IZA Discussion Paper No. 14684

Minimum Quality Regulations and the Demand for Child Care Labor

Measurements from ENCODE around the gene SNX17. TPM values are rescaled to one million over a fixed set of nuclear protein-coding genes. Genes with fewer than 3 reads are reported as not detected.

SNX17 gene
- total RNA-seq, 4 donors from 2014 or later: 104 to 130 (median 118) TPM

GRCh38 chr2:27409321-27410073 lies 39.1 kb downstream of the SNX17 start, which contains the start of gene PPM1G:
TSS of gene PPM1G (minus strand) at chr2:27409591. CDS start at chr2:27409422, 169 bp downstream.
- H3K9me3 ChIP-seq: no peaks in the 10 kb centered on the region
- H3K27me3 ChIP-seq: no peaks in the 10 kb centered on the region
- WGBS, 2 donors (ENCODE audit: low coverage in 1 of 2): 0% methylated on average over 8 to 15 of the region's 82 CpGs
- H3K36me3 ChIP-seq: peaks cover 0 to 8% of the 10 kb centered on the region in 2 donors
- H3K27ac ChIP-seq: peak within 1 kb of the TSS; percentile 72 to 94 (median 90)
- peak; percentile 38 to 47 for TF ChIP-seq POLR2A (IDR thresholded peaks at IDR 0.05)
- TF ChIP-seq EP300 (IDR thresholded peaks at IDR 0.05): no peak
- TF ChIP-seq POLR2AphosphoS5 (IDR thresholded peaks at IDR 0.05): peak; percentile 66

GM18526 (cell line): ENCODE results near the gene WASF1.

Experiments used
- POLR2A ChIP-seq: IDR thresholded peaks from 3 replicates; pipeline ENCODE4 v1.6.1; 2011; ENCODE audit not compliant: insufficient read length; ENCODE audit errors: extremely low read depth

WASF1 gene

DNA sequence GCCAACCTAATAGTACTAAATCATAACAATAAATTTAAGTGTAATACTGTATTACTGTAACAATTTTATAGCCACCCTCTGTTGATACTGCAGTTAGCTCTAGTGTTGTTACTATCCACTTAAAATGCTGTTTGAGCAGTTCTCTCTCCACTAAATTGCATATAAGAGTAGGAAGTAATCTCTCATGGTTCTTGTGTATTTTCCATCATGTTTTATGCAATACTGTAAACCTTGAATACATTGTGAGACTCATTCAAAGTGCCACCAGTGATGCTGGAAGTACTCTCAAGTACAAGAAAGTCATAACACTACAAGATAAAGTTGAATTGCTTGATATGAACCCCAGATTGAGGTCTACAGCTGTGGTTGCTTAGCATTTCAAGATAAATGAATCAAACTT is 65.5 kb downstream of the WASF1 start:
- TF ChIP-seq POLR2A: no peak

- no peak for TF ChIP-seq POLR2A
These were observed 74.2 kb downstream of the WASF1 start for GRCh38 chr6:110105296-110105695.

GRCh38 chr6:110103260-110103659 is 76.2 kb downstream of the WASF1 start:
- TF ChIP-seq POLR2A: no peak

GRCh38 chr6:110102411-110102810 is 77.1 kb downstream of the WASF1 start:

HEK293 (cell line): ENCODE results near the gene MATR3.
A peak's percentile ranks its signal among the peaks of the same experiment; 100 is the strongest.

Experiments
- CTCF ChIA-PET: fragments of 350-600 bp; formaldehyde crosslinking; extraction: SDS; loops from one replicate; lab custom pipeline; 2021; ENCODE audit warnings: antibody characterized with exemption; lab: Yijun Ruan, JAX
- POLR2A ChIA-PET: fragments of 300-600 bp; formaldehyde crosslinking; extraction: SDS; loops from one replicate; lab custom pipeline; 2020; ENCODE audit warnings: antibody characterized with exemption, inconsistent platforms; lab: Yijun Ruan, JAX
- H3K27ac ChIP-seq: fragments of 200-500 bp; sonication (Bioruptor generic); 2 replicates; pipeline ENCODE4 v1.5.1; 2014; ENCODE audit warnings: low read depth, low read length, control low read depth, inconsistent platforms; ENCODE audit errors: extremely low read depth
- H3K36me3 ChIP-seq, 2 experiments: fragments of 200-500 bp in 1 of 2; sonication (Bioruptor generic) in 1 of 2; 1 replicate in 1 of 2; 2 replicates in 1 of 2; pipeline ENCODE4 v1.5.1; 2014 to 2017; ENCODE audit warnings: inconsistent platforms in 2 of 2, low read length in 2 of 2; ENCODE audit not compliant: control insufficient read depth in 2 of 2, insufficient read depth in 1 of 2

Minimum quality regulations are often justified in the child care market because of the presence of information frictions between parents and providers. However, regulations can also have unintended consequences for the quantity and quality of services provided. In this paper, we merge new data on states’ child care regulations for maximum classroom group sizes and child-to-staff ratios with the universe of online job postings to study the impact of regulations on the demand for and characteristics of child care labor. Our identification strategy exploits the unprecedented variation in regulatory reform during the COVID-19 pandemic, relying on changes both within states over time and across children’s age groups. We find robust evidence that these regulations reduce the number of child care job postings and encourage providers to substitute away from higher-skilled postings, thereby increasing the number of positions that are out-of-compliance with state law. Furthermore, we show that regulations adversely affect mothers’ labor force participation. In sum, the results imply that child care regulations may reduce the demand for child care labor, while simultaneously altering the composition of the workforce.

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